Belgium: the promised land of hydrogen transition

Belgium has the most hydrogen pipelines per square kilometer in the world. That bodes well now that, more than ever, hydrogen is on the rise. The energy crisis shows that dependence on fossil fuels is not only bad for the environment but also strategically uninteresting. Thanks to its extensive network of pipelines, Belgium aims to play a role as a transit country to bring hydrogen to all of Western Europe. ​

In Belgium, Fluxys is building a hydrogen network of more than 100 kilometers to connect industrial clusters. Via the energy terminal in Zeebrugge, Fluxys can import hydrogen by sea. Currently, 95% of hydrogen is still produced with fossil fuels, mainly natural gas. Green hydrogen, produced with renewable energy, is still more than twice as expensive. But this should change in the near future. Different key players in the field are preparing the infrastructure for a more sustainable future. Fluxys is building Belgium's first large-scale electrolysis plant for the production of green hydrogen in Zeebrugge, in partnership with Virya Energy (the energy holding company of the Colruyt family and supermarket group). In Ostend, the port, DEME and PMV are doing the same. Also in the port of Antwerp, the American company Plug Power plans to build a hydrogen production plant (100 MW). This imported or produced hydrogen can then be shared with the rest of Western Europe via the network.

Steven Van Caekenberghe, head of Fluxys' H2 and CO2 programme, said: "It is great that Plug Power is coming on board for our project to build an open-access hydrogen grid in the Antwerp port area. The 100 MW green hydrogen production plant attached to the grid is a strong impetus for the development of the hydrogen market in the port's industrial cluster. The project is another boost to our goal of having the hydrogen grid in Antwerp ready for industry by 2026."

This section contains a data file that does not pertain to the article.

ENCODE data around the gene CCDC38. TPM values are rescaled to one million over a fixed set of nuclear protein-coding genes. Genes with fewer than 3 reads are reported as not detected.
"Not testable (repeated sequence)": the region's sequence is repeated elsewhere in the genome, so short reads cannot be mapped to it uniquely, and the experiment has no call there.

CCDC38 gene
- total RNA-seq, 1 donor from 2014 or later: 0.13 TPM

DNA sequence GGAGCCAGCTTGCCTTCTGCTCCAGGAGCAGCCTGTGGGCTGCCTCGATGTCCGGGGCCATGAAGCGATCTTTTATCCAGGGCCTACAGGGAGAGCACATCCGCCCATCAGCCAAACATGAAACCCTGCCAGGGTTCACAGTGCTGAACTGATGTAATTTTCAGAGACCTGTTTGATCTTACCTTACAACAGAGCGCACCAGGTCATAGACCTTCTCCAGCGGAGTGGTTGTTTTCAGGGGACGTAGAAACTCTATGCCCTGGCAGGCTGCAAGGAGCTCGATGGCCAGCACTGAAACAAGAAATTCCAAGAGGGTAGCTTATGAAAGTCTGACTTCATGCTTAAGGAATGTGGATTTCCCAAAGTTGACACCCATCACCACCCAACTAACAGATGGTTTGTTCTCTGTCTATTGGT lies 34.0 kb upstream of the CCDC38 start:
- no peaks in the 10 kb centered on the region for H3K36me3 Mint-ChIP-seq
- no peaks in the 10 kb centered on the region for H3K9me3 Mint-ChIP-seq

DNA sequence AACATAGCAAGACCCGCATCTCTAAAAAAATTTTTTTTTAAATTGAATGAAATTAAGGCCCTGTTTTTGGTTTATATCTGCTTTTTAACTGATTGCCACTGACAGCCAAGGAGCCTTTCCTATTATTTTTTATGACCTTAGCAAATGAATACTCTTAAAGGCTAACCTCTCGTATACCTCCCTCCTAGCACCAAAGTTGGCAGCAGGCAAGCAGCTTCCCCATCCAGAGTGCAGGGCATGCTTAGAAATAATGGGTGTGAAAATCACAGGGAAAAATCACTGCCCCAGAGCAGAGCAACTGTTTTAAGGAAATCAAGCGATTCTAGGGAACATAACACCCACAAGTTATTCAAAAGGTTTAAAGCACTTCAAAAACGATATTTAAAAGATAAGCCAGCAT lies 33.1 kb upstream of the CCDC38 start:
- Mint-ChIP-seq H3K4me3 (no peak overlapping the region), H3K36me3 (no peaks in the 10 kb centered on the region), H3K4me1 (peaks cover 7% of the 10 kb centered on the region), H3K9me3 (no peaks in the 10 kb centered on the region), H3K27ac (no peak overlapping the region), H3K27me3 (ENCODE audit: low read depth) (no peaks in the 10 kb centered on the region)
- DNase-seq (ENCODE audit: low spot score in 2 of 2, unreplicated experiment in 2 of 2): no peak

In time, the existing natural gas grid will probably also be used to transport hydrogen. Studies show that only limited technical modifications are needed. In both Belgium and the Netherlands there are concrete plans to convert parts of the natural gas network to a hydrogen network.

Crossing the border

The industrial cluster in North Sea Port is the largest hydrogen hub in the Benelux. Every year companies produce and consume 580,000 tonnes of hydrogen. This demand for hydrogen in the port area will double by 2050 and should be fully sustainable by then. Therefore Belgian Fluxys and the Dutch Gas Union decided earlier this year to join forces to connect their hydrogen networks. This will be done via a pipeline across the national border in the North Sea Port area. Both energy operators are currently preparing the construction of a hydrogen network with open access on their own territory. The aim is to have the networks operational in 2026 and then to interconnect them at the border. This interconnection will make it one of the first cross-border hydrogen networks with open access in Europe.

The connection between both hydrogen networks will be in Sas van Gent in the Netherlands and Zelzate in Belgium and will supply companies in the 60-kilometre-long port area with hydrogen: from Vlissingen and Terneuzen in the Netherlands to Ghent in Belgium.





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